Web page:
““What if, rather than using youth ministry as a way to protect youth from the world, our youth programs equipped young people to navigate, resist, and even transform the violence and disempowerment endemic in our communities and institutions?” ”
Peace education, civic engagement, and service learning scholarship has already identified effective strategies for teaching students skills, habits, and concepts to increase empathy, engage in conflict constructively, understand and counter structural oppression, resist either/or thinking, and overcome disempowerment. Yet the field of youth ministry has not tapped into this scholarship. We practitioners have missed opportunities to bring to the forefront of our teaching the wisdom within Christian tradition and practice that can prepare youth to transform violence and oppression as part of their Christian vocation.
My project examines pedagogical interventions in peace and civic engagement education that equip students to understand and address root causes of violence and build peace in institutions and civic life. Through this lens, it then identifies and adapts youth ministry practices that can teach peace effectively in local congregations through building community, engaging in mission and outreach, participating in religious practices, and studying scripture and tradition. By combining the insights of educational research outside typical Christian sources with those from within it that focus on our vocation to become peacemakers, I propose an approach to youth ministry that invites both adults and youth to cultivate Christian faith and practices that can bring Good News in a time of social upheaval and division.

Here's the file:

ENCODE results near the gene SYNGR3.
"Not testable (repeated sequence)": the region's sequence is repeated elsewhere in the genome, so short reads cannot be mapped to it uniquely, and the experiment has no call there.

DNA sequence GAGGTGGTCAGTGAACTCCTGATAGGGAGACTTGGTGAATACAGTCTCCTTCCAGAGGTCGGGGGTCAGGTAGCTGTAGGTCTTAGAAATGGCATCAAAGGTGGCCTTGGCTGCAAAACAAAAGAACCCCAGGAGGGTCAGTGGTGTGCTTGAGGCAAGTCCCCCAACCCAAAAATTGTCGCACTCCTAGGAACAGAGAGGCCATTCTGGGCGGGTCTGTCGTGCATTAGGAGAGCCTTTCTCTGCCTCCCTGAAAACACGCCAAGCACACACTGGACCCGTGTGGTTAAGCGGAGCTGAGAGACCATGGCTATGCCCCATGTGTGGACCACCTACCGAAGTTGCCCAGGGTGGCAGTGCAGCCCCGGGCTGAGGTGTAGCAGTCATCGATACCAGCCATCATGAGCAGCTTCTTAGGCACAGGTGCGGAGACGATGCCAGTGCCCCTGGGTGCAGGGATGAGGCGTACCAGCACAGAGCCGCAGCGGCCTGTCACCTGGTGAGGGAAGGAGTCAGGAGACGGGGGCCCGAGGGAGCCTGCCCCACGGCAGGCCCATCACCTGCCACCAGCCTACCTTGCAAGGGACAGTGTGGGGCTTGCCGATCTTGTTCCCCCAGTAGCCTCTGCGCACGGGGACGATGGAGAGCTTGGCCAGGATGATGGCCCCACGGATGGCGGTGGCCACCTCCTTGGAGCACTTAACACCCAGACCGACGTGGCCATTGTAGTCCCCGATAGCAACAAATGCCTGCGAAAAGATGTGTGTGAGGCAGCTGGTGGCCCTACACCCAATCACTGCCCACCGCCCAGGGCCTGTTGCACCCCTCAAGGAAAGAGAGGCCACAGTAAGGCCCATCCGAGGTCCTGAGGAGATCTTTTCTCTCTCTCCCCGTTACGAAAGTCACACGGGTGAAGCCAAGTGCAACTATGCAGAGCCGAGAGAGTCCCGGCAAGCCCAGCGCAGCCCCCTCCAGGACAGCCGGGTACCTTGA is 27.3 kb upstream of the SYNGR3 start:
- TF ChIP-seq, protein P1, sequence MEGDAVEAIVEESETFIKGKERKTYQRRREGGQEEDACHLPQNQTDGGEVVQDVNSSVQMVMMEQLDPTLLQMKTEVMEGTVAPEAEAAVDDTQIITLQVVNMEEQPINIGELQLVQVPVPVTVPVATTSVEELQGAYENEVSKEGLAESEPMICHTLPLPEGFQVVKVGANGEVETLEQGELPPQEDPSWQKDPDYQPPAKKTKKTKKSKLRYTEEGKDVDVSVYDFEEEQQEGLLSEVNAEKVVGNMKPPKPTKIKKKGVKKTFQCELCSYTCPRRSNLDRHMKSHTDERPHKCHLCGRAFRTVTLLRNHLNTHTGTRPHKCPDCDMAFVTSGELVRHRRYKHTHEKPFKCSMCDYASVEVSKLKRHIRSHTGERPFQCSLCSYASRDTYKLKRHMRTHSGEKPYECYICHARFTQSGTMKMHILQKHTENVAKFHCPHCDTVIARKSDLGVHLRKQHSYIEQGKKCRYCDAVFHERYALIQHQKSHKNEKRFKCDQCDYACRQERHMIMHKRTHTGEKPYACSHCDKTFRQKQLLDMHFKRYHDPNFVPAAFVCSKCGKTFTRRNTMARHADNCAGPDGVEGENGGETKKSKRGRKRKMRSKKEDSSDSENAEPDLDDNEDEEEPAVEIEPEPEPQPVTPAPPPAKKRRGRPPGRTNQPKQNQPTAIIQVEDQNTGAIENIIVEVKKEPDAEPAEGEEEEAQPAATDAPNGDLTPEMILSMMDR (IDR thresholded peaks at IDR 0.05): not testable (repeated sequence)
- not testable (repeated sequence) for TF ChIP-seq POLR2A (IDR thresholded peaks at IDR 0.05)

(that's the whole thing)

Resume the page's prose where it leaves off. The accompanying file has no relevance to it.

|Deliberative Democratic Theological Education: A Proposal for Youth Ministry That Builds Peace||2020||Journal Article||
Elizabeth W. Corrie
||Elizabeth W. Corrie (2020) Deliberative Democratic Theological Education: A Proposal for Youth Ministry That Builds Peace, Religious Education, 115:3, 233-244, DOI: 10.1080/00344087.2020.1768471|